Often, the only analysis we receive about Afghanistan and the looming ISAF withdrawal is from western observers. However, two European think tanks came together to give Afghans a chance to voice their opinions on what needs to be done for a stable Afghanistan post-ISAF. On 16 September, Friends of Europe and Security and Defence Agenda welcomed five Afghan political activists to speak on the issues facing Afghanistan in 2015 and beyond. This panel, moderated by Giles Merrit, Director of SDA and Secretary General of Friends of Europe, consisted of Massood Azizi, Chief of Staff of the Governor of Nangarhar province and Chairman of a youth organization known as Afghanistan Forward, Hekmat Karzai, founder and director of the Centre for Conflict and Peace Studies, Shenkai Zahen Karokhil and Farkhunda Zahra Naderi, both members of parliament in the National Assembly of Afghanistan and women’s rights advocates, and Hamid Saboory, founder of Afghanistan Analysis and Awareness.
Overall, the members varied in their opinions about how long it would take for Afghanistan to be considered completely stable or how prepared the country is for ISAF withdrawal. However, something that they all agreed upon was that the three most important transitional issues facing Afghanistan in the coming year are: security, political, and economic issues.
Security is probably the most obvious issue regarding the withdrawal of ISAF troops. Since the Afghan National Security Forces (ANSF) took over on June 18, they have been working to prove to ISAF leaders that they can handle the security of their own country. Thus far they have done fairly well, but do not seem completely prepared for an ISAF withdrawal; however they still have a year and a few months to fix that. According to some of the panellists, it will be necessary for some Americans and Europeans to remain in the country to advise and train the nascent ANSF.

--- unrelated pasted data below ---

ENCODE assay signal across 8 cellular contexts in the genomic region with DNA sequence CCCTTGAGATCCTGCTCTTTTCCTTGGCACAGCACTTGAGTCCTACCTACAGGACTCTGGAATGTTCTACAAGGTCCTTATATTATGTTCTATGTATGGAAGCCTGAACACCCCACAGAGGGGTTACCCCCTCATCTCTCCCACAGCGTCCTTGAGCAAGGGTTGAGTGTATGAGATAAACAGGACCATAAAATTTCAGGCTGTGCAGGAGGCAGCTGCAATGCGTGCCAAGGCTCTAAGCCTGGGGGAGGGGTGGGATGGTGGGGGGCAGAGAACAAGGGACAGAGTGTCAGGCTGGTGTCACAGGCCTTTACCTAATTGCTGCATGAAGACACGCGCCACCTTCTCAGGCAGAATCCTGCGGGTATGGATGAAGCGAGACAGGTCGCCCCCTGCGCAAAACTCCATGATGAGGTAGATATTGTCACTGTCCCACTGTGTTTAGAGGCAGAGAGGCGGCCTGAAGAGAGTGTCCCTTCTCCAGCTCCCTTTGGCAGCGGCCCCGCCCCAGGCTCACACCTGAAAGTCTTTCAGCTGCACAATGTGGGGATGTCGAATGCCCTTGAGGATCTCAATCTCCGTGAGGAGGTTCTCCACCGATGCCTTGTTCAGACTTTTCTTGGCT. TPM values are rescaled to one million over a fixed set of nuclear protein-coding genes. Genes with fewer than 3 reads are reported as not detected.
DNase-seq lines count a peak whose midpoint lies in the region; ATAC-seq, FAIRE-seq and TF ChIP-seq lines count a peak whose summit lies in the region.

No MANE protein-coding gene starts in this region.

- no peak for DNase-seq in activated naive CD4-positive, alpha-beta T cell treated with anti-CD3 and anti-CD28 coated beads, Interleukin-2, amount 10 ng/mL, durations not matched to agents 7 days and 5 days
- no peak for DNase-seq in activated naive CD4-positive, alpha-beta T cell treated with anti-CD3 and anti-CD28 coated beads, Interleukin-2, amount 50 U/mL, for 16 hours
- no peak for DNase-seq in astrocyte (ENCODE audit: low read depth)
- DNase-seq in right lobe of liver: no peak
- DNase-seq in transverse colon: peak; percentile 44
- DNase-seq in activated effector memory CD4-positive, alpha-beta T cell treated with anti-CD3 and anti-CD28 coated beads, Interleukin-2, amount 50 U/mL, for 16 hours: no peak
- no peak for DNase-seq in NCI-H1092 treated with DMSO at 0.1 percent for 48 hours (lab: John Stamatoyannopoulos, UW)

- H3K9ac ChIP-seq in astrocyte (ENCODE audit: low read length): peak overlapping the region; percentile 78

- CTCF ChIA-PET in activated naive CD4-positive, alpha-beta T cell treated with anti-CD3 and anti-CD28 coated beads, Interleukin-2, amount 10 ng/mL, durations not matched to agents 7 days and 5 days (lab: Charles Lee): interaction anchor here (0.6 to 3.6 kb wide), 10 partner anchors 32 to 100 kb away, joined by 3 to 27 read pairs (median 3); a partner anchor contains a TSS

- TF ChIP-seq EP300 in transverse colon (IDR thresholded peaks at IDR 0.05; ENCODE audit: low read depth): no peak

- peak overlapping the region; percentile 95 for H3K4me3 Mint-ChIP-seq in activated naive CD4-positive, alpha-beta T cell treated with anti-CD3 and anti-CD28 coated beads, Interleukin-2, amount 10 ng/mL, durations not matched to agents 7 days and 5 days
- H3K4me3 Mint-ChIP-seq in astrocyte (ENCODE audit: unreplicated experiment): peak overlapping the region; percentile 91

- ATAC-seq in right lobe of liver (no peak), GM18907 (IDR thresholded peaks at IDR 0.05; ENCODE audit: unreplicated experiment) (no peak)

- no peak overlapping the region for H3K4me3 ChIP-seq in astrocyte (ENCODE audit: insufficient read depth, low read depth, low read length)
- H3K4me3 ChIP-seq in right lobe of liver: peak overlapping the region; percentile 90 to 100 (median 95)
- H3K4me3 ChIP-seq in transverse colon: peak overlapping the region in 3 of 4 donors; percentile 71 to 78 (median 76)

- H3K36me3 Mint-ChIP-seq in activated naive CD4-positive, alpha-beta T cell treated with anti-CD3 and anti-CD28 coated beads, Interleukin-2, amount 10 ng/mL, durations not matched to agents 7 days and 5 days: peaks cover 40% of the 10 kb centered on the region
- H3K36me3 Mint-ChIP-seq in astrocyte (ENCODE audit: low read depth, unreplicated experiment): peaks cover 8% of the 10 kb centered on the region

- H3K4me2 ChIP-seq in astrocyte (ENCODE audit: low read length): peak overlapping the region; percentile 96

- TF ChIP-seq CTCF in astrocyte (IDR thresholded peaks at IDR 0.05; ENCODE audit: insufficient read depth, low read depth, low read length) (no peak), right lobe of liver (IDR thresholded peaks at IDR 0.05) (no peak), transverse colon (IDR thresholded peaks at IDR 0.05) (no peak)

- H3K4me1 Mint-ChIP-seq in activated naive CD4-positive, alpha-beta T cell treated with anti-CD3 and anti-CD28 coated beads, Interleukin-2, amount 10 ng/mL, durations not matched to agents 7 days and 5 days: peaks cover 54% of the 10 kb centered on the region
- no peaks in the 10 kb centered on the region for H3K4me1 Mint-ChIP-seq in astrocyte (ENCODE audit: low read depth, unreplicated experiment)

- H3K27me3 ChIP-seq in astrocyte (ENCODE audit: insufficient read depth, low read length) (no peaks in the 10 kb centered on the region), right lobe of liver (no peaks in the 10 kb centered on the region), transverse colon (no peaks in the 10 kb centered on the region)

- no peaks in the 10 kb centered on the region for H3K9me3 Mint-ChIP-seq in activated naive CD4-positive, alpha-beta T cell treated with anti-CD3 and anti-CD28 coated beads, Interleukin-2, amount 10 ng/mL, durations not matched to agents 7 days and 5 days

Politics present yet another large hurdle for Afghanistan. With major elections coming up in spring of 2014, Afghanistan must prove that it can hold free and fair elections without major ISAF assistance. Some of the panellists also agreed that western observers would still be necessary in the years following ISAF withdrawal to help ensure that the elections remain as free and fair as possible. Another point which was made about the elections is that there must be voter empowerment, especially among women and youths. Government and civil society organizations must reach out to these two key demographics to build stronger foundations for future elections and generations.
Economics presents a whole other set of issues. The post-ISAF Afghanistan must be ready to confront corrupt economic deals as it has many assets with which they can build a strong economy. Their geographic location can be considered its greatest immaterial assets as the country is the gateway between the Middle East and greater Asia; their position on the map provides an opportunity for abundant trade. Moreover, Afghanistan’s mineral deposits offer access to wealth over these trade routes. If properly utilized, the Afghan economy can become even stronger after ISAF leaves.
In the long run, these issues should not be considered separate, but connected. A failure in one of these areas will easily spread to and disrupt the others. Consequently, corruption is a major issue that much be addressed in each of these areas. If necessary, some Americans and Europeans must remain in Afghanistan within an advisory role to ensure stability and prosperity post-ISAF.